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A comparative analysis of ocular screening processes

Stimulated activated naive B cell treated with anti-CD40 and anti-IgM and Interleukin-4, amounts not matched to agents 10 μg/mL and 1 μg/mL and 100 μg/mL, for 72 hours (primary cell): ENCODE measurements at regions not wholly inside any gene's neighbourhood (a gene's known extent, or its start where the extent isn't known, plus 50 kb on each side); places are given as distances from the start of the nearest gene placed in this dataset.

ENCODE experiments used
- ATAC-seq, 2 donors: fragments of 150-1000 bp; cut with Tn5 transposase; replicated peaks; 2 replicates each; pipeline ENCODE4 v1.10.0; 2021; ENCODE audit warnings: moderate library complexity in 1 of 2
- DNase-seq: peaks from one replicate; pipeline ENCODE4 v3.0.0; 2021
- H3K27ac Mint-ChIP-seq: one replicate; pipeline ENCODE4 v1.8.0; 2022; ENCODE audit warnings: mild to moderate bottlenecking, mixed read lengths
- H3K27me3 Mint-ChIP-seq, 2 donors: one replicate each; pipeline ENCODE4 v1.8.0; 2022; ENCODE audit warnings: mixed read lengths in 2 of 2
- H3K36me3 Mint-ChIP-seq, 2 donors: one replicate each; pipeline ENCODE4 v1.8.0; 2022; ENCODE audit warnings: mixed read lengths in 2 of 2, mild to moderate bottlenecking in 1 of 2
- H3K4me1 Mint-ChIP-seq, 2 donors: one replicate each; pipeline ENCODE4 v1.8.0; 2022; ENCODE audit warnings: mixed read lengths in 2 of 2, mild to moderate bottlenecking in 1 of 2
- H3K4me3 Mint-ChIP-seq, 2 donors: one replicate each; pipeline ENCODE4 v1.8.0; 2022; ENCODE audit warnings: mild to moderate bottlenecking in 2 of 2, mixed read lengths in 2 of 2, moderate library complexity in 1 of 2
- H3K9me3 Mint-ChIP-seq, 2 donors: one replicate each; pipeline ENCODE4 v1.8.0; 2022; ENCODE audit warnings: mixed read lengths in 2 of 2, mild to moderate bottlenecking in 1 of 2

A comparative analysis was performed on nine countries based on the Health Care Models their health care operates under in order to determine if there were any best practices regarding the diagnosis and treatment of amblyopia. Amblyopia is an eye condition, that if not detected and treated in childhood, can cause a person to have a permanent loss of vision. The method used to conduct this study was based on Hermeneutics. Hermeneutics is a method or a principle of interruption as well as the study of methodological principles (Hermeneutic, n.d.). The purpose of the Hermeneutic approach is to collect information using qualitative methods (Montesperelli, 1998). The study revealed that while amblyopia is recognized as a world-wide disease, some countries appear to have better ways of diagnosing and treating the disease than others and that the amount of health care spending per year was not a factor in the diagnosis and treatment of this disease. Japan was found to have the lowest rates of amblyopia, but was the country that ranked lower on the list of health care spending than five other countries studied. Meaning that the five other countries in the study that spend more more per year, per person for health care, all have higher diagnosis rates of amblyopia than Japan. Japan is the only country in this study that was found to require visual examinations to be performed by trained eye care professionals for children prior to entering primary school. Japan is also the only country that has a plan in place to seek further eye care if a vision problem is noticed at the child’s first vision examination. One best practice was found to be the use of Levodopa, an oral medication that is prescribed in both Japan and China to be used in conjunction with occlusion therapy and/or spectacle therapy for amblyopia. The use of Levodopa was found to increase the vision in an amblyopic eye up to two lines when using Levodopa with other treatments. Another best practice discovered was the eye examination requirements for children before entering school in Japan. Another finding discovered in this study was that while the United States of America has the highest per capita spending in health care, it falls short regarding the diagnosis and treatment of amblyopia. Health care professionals and school personnel should be better educated about the signs and symptoms of vision problems in children as well as learn the proper way to perform a vision test on children and ensure the they understand the importance of why and how these vision problems should be addressed once detected.
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